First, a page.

Although not dedicated to finance, insurance and healthcare, customers of SMARTS have widely used it for loan origination, risk management, fraud detection and money laundering prevention. These are typically cases where organizations make decisions and calculations thousands and sometimes million times a day and may change based on the market dynamics or global economy, or updates to regulations or business strategy.
What are the key benefits of using decision management systems?Decision management systems come with two critical benefits. As decisions are explicit, they make it possible to understand and explain the decisions implemented so that one can change them more easily when a new situation requires it. They also reduce the risk of errors and biases met in customer-facing applications, such as recommendation, credit, or insurance systems based solely on machine learning.
- There are two sets of decision-making technologies. The first is descriptive. The second is prescriptive. Decision management systems are descriptive in that they implement formal laws, industry regulations, company policies, or business strategies.
- Decision management systems are best suited when there are thousands or millions of decisions and calculations that are often nested, often invoked, and likely to change often.
- The power of modern decision management systems lies less in the engines but more in the features surrounding them to enable businesspeople take full control of the decisioning process without heavy IT intervention beyond first installation and default configuration.
- Decision management systems have two key benefits. They ease the integration of changes in regulations, policies, and strategies. They also reduce errors and biases in customer-facing applications.
Where to look for further information?We write regularly about decision management systems and SMARTS. You can find quite a bit of information on our blog and webinars. You can also download our white paper, request a demo of SMARTS, or try it.
AboutSparkling Logic is a Silicon Valley company dedicated to helping businesses automate and improve the quality of their operational decisions with a powerful decision management platform, accessible to business analysts and ‘citizen developers.’ Sparkling Logic’s customers include global leaders in financial services, insurance, healthcare, retail, utility, and IoT.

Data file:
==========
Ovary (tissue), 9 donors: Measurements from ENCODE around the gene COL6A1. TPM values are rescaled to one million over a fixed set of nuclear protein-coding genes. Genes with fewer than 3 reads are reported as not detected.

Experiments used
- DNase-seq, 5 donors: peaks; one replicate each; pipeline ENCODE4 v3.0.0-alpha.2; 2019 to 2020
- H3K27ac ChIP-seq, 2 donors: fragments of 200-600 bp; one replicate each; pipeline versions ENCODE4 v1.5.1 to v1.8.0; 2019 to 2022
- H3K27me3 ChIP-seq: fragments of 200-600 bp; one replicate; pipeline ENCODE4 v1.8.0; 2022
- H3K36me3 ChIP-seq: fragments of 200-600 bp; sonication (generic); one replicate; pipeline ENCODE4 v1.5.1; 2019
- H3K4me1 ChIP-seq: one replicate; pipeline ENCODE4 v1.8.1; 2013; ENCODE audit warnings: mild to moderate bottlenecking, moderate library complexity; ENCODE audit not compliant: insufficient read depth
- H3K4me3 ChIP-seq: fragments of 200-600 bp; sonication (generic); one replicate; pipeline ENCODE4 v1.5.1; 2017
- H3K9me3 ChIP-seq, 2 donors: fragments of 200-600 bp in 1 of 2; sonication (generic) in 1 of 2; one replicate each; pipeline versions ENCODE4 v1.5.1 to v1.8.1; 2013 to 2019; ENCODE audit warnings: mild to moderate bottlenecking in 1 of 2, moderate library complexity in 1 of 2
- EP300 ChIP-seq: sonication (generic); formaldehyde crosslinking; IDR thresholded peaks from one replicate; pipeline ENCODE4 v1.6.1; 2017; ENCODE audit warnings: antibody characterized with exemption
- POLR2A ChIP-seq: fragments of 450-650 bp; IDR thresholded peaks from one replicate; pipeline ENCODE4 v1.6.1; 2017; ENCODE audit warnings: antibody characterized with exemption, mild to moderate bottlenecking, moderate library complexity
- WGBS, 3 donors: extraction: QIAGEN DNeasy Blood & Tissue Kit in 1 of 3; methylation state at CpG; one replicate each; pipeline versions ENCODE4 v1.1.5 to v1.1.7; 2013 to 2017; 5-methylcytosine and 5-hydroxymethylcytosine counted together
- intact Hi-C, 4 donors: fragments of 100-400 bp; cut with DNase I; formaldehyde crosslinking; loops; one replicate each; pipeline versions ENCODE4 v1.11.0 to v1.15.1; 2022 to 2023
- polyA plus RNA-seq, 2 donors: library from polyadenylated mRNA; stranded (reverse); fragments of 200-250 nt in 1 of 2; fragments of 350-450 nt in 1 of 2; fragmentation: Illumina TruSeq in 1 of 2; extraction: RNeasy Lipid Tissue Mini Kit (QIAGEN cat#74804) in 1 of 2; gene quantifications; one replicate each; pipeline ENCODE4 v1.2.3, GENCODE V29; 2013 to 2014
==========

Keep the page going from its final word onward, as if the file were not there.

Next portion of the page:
Sparkling Logic SMARTSTM (SMARTS for short) is an all-in-one low-code platform for data-driven decision-making. It unifies authoring, testing, deployment, and maintenance of operational decisions. SMARTS combines business rules with predictive models to create intelligent decisioning systems.
Hassan Lâasri is a data consultant and interim executive, now leading marketing for Sparkling Logic. You can reach him at firstname.lastname@example.org.
The SMARTS way for micro-calculations
Sparkling Logic SMARTSTM in 10 Questions and Answers
Sparkling Logic helps businesses automate and improve the quality of their operational decisions with a technology platform that is powerful and simple: SMARTS for short. In this post, we present SMARTS through 10 selected questions and answers.
1) What is SMARTS?
SMARTS is a decision management platform for business analysts and ‘citizen developers’ to author, test, simulate, deploy, run, and change decisions autonomously, without involving developers or IT beyond first installation.
2) Is SMARTS a business rules engine?
SMARTS is more than a business rules engine. It integrates multiple decision technologies into the same platform. SMARTS provides eight execution engines: A decision flow engine to sequence tasks of a business process; a state-machine engine to orchestrate tasks; a rule set engine to sequence decisions; a sequential engine that either fires all or just the first valid decision; a Rete-NT engine for inference; a lookup engine for data search in large datasets; a PMML engine to execute predictive models; and a DMN 1.3 engine to execute decision models. Depending on the problem you have, you may choose one or the other, or even combine them in the same set-up.